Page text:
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Massachusetts researchers have found that even years after they are diagnosed with type 1 diabetes, some people continue to possess functioning beta cells. This finding departs from the conventional thinking that in type 1 diabetes beat cell activity inevitably ceases--the result of attacks on the cells by the body's immune system.
In their study, researchers at Massachusetts General Hospital in Boston checked blood samples from 182 type 1 patients for C-peptide, an indicator of beta cell insulin production. They found that C-peptides can be present in people who have been diagnosed with type 1 for decades, including 10 percent of patients who have had the disease for more than 30 years.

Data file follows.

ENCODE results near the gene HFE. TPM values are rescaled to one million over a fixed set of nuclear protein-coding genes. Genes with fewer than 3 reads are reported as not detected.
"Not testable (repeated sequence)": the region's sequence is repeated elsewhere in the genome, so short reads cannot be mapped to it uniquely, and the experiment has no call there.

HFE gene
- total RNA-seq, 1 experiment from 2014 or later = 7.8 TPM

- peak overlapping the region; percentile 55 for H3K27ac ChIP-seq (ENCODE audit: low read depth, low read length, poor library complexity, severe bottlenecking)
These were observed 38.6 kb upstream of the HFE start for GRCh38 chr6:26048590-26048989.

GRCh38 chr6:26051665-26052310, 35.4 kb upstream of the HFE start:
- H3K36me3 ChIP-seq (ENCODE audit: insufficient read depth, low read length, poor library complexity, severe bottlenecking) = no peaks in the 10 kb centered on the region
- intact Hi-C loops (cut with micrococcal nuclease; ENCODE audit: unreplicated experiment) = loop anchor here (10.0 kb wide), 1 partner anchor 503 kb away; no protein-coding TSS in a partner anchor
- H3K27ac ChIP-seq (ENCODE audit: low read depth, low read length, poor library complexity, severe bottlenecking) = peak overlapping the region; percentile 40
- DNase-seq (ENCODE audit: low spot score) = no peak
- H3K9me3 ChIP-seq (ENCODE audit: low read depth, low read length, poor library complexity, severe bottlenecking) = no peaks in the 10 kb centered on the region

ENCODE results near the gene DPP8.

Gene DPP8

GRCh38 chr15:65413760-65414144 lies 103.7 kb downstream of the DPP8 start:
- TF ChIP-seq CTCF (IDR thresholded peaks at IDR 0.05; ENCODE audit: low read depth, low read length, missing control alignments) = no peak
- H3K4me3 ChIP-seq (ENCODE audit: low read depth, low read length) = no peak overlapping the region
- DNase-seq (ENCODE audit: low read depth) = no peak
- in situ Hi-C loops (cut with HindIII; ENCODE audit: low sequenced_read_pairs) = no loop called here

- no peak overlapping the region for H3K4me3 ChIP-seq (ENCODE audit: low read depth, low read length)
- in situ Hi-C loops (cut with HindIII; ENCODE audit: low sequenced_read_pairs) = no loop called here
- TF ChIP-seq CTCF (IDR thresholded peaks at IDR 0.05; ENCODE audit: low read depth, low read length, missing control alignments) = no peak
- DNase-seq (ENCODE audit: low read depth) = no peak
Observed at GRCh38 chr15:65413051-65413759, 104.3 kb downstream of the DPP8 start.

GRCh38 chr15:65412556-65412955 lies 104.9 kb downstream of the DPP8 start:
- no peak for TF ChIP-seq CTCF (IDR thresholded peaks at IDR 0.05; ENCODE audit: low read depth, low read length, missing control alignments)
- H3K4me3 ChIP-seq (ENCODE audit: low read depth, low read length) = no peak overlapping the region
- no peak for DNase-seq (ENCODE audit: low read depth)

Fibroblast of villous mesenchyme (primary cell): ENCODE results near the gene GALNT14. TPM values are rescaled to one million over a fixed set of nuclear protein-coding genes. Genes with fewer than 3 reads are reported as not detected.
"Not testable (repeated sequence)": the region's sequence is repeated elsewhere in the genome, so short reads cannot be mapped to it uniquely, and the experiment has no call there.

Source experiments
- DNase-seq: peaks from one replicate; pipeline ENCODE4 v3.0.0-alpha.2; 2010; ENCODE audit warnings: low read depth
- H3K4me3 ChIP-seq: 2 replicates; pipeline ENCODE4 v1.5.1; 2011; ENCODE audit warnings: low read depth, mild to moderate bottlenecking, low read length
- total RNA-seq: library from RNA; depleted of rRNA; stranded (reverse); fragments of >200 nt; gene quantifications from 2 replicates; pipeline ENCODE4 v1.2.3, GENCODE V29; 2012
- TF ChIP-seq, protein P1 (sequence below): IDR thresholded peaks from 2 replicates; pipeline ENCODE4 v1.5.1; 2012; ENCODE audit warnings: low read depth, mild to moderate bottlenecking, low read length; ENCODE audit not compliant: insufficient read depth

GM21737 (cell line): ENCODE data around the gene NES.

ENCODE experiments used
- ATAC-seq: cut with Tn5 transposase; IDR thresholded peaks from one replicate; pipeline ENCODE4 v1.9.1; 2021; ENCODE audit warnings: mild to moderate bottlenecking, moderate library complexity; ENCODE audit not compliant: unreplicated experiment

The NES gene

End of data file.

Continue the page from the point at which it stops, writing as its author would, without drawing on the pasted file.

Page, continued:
Additionally, researchers found that the although C-peptide levels declined over the years in type 1s, the decline was gradual, not abrupt. Previous thinking held that as a result of the body's attack on beta cells, insulin production, and therefore C-peptide levels, would fall quickly and dramatically.
The possibility that the pancreas retains some beta cell functioning even years after diagnosis To generate their findings, scientists used an ultrasensitive assay for C-peptide that is 22 times more sensitive than the current assay standard. They think that its use could open the way to treatment at much later stages of type 1 diabetes than has previously been considered.
Source: Diabetes Care
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